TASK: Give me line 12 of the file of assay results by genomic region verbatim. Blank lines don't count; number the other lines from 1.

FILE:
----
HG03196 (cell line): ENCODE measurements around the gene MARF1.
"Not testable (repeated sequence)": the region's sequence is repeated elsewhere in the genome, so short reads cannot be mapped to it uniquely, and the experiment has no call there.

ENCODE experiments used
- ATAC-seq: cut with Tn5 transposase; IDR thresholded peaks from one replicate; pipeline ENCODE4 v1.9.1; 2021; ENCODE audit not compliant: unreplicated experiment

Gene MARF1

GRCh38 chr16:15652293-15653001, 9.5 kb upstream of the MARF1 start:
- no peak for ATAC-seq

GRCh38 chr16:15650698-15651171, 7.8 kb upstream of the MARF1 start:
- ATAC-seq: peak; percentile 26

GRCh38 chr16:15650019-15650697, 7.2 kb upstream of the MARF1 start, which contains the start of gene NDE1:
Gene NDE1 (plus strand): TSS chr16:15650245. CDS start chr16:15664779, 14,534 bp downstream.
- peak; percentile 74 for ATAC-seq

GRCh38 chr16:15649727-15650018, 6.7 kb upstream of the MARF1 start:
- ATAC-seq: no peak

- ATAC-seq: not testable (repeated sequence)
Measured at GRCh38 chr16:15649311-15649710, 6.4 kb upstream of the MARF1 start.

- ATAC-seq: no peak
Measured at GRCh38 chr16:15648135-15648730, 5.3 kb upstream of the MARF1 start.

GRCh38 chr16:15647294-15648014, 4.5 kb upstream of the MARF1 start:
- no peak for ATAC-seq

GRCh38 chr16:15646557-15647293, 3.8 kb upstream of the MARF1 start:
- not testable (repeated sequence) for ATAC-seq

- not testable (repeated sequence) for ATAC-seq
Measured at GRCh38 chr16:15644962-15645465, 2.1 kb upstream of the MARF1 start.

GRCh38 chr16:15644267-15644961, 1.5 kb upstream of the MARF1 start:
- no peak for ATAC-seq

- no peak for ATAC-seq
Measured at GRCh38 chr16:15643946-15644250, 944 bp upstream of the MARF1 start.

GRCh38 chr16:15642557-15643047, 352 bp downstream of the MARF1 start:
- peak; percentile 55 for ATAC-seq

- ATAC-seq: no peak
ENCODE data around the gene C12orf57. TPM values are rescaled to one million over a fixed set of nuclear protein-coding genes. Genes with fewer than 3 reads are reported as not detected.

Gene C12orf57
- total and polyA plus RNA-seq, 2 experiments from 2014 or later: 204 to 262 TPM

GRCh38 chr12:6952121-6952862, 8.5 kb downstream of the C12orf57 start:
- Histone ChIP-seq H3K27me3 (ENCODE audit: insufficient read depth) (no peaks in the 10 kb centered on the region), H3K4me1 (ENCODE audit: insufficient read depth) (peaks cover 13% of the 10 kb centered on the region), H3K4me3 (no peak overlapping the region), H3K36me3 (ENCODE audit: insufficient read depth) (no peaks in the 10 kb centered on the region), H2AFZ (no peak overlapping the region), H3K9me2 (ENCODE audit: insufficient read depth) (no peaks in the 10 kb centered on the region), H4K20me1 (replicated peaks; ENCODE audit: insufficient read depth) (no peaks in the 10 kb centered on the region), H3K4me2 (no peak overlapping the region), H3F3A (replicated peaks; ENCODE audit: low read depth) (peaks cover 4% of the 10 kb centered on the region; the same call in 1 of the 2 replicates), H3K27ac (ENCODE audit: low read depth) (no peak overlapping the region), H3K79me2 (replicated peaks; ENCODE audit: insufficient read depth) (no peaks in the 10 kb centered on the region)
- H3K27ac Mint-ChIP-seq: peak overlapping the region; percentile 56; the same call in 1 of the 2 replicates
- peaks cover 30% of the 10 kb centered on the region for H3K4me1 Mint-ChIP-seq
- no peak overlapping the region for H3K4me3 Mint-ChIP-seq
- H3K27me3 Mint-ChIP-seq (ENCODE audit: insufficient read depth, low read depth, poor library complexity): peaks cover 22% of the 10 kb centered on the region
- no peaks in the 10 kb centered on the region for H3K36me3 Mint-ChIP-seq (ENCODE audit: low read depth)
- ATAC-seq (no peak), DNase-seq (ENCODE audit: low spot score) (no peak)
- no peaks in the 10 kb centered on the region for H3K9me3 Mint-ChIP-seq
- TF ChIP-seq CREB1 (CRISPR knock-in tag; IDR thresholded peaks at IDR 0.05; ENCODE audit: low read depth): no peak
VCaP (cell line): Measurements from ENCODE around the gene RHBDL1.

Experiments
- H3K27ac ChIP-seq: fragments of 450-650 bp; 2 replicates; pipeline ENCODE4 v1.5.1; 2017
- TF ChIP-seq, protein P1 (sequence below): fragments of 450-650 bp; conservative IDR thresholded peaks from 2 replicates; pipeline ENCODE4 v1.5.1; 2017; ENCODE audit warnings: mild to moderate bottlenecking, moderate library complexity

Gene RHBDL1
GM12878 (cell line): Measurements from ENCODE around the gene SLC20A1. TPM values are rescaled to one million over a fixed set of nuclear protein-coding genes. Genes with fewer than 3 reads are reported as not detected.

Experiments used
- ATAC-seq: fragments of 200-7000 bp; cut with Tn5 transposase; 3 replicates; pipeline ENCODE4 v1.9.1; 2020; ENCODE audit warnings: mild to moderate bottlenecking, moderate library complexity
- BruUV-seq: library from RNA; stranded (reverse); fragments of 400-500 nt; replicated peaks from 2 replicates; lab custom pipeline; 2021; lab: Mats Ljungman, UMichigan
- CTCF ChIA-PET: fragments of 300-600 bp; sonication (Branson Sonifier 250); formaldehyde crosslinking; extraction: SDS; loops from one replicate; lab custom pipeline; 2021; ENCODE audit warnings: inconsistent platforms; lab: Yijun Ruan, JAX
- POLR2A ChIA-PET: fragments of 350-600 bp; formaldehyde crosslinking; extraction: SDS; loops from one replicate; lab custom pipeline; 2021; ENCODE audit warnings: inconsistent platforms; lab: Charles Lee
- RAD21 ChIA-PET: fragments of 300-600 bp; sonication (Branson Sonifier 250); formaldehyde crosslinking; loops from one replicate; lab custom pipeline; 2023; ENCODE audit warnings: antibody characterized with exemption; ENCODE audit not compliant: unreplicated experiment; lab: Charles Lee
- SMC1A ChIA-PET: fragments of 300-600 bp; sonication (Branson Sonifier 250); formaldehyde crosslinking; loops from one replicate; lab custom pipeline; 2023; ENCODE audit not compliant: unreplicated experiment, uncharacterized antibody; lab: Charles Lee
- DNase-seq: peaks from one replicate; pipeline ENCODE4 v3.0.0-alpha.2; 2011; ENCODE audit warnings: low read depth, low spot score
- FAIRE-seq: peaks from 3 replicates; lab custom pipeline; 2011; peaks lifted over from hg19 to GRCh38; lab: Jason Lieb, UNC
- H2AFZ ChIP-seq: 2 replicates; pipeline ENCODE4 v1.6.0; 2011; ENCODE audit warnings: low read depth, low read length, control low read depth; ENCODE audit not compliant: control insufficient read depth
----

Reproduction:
- peak; percentile 74 for ATAC-seq